Confidently, however, the writer presupposes, suggests and plants seeds into the readers’ minds and hearts. I concur that even in their embryonic stage, if attended to properly, the seeds have the inherent capacity to reproduce love for ourselves, love for others and the ability to receive love from others as well.

Throughout the book, the author demonstrates biblical, professional, academic and philosophical patience in encouraging, coaching, instructing and writing. At the same time, the author exemplifies discipline in maintaining his view, his perspective, and yes, his argument that people do not have to tolerate isolated, lonely and loveless lifestyles. Sweat advocates, and I agree that people simply need to submit to the answer that can solve the woes of the married and the unmarried.

That answer is people who want to escape the bondages of fear, doubt and distrust in their ability to love and be loved can overcome if they surrender their hearts, minds, emotions, and will to the Creator of mankind, the Creator of love, and the epitome of love: God.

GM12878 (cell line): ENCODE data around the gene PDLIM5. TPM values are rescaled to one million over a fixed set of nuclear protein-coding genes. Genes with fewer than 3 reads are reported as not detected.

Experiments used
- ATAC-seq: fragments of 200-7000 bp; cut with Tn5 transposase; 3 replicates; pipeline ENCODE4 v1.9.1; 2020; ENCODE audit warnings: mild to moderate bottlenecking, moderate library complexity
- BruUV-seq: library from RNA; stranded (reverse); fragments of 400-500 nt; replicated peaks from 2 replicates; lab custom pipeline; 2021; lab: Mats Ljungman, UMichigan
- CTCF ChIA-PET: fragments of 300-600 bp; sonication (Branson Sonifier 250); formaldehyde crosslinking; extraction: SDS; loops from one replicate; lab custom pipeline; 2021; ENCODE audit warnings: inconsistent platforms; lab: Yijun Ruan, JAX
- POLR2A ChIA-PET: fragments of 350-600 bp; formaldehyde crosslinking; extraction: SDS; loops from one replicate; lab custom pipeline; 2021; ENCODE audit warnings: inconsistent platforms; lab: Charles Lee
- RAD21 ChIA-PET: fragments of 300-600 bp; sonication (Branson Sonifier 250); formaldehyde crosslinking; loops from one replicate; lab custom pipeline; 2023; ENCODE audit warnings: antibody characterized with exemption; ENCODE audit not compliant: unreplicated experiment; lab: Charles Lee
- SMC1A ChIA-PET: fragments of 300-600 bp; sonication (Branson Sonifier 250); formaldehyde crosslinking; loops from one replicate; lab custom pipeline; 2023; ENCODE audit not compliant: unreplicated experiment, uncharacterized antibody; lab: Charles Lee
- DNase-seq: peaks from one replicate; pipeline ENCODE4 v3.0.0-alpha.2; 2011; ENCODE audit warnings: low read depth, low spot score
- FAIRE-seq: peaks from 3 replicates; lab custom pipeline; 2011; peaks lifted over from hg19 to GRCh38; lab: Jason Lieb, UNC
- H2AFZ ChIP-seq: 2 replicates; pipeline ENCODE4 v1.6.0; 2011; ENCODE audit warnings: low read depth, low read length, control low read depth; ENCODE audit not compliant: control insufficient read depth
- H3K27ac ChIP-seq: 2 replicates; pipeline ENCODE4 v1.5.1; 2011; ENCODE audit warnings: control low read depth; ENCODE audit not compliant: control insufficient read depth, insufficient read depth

Stop sweating the ability to love and be loved.

Sweat will be the guest lecturer on Thursday, June 19, for the City-Wide Revival sponsored by the Franklin and Vicinity Ministers’ Alliance at 7 p.m., and hosted at First Baptist Church, Hall Street, Franklin.

He has been married to Mrs. Janice Hicks Sweat for 27 years. They are the proud parents of Carl III and April and the gloating grandparents of Damias and Kennedy and are greatly anticipating the new bundle of joy in July.

Sweat has been the pastor of Laurel Hill United Church of Christ for over 14 years, and he is the president of the Holland Ministerial Alliance.

Sweat is the director of Paul D. Camp Community College, Smithfield. He is also the chairman of religious studies and coordinator of practical reasoning.

He is the recipient of a Bachelor of Arts in sociology with a minor in urban affairs from Virginia Union University, a Master of Science from Central Michigan, a Master of Divinity with a concentration in psychology from Providence Theological Seminary, and a Doctor of Ministry with a concentration in philosophy from Providence Theological Seminary.

Sweat enjoys writing and is also the author of “Why Are Women In The Ministry,” “A Cry for Ethical and Moral Strength” and “Race, Color and Religion Matter.”

REV. DELORES MANLEY has a B.S. in English, an M.R.E. and an M. Ed. She is the assistant pastor at Piney Grove Baptist Church, Franklin; Adjunct Faculty, Paul D. Camp Community College, Franklin; Adjunct Faculty, Samuel DeWitt Proctor School of Theology’s Evans-Smith Lifelong Learning Program, Franklin.